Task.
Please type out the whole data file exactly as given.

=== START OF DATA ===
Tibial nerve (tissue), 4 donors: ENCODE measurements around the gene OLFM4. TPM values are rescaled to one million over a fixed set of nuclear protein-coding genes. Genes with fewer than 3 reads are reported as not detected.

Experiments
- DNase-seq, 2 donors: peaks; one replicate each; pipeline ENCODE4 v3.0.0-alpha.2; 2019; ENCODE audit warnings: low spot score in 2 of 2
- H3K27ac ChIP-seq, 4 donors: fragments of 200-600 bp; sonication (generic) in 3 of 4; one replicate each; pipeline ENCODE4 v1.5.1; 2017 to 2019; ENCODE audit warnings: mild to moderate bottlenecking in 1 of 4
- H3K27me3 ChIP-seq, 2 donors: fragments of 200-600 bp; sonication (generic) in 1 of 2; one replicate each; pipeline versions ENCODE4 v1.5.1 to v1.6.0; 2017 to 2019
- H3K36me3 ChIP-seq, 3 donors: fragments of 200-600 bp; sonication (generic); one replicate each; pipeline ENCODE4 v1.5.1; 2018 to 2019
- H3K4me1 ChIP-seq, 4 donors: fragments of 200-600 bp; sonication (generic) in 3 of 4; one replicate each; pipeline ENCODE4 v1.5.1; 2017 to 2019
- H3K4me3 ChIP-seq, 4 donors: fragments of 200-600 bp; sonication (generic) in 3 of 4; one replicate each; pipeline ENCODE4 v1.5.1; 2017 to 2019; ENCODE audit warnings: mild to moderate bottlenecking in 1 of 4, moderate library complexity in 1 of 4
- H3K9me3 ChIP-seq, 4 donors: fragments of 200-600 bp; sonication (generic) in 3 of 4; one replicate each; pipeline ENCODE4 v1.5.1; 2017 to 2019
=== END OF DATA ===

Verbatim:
Tibial nerve (tissue), 4 donors: ENCODE measurements around the gene OLFM4. TPM values are rescaled to one million over a fixed set of nuclear protein-coding genes. Genes with fewer than 3 reads are reported as not detected.

Experiments
- DNase-seq, 2 donors: peaks; one replicate each; pipeline ENCODE4 v3.0.0-alpha.2; 2019; ENCODE audit warnings: low spot score in 2 of 2
- H3K27ac ChIP-seq, 4 donors: fragments of 200-600 bp; sonication (generic) in 3 of 4; one replicate each; pipeline ENCODE4 v1.5.1; 2017 to 2019; ENCODE audit warnings: mild to moderate bottlenecking in 1 of 4
- H3K27me3 ChIP-seq, 2 donors: fragments of 200-600 bp; sonication (generic) in 1 of 2; one replicate each; pipeline versions ENCODE4 v1.5.1 to v1.6.0; 2017 to 2019
- H3K36me3 ChIP-seq, 3 donors: fragments of 200-600 bp; sonication (generic); one replicate each; pipeline ENCODE4 v1.5.1; 2018 to 2019
- H3K4me1 ChIP-seq, 4 donors: fragments of 200-600 bp; sonication (generic) in 3 of 4; one replicate each; pipeline ENCODE4 v1.5.1; 2017 to 2019
- H3K4me3 ChIP-seq, 4 donors: fragments of 200-600 bp; sonication (generic) in 3 of 4; one replicate each; pipeline ENCODE4 v1.5.1; 2017 to 2019; ENCODE audit warnings: mild to moderate bottlenecking in 1 of 4, moderate library complexity in 1 of 4
- H3K9me3 ChIP-seq, 4 donors: fragments of 200-600 bp; sonication (generic) in 3 of 4; one replicate each; pipeline ENCODE4 v1.5.1; 2017 to 2019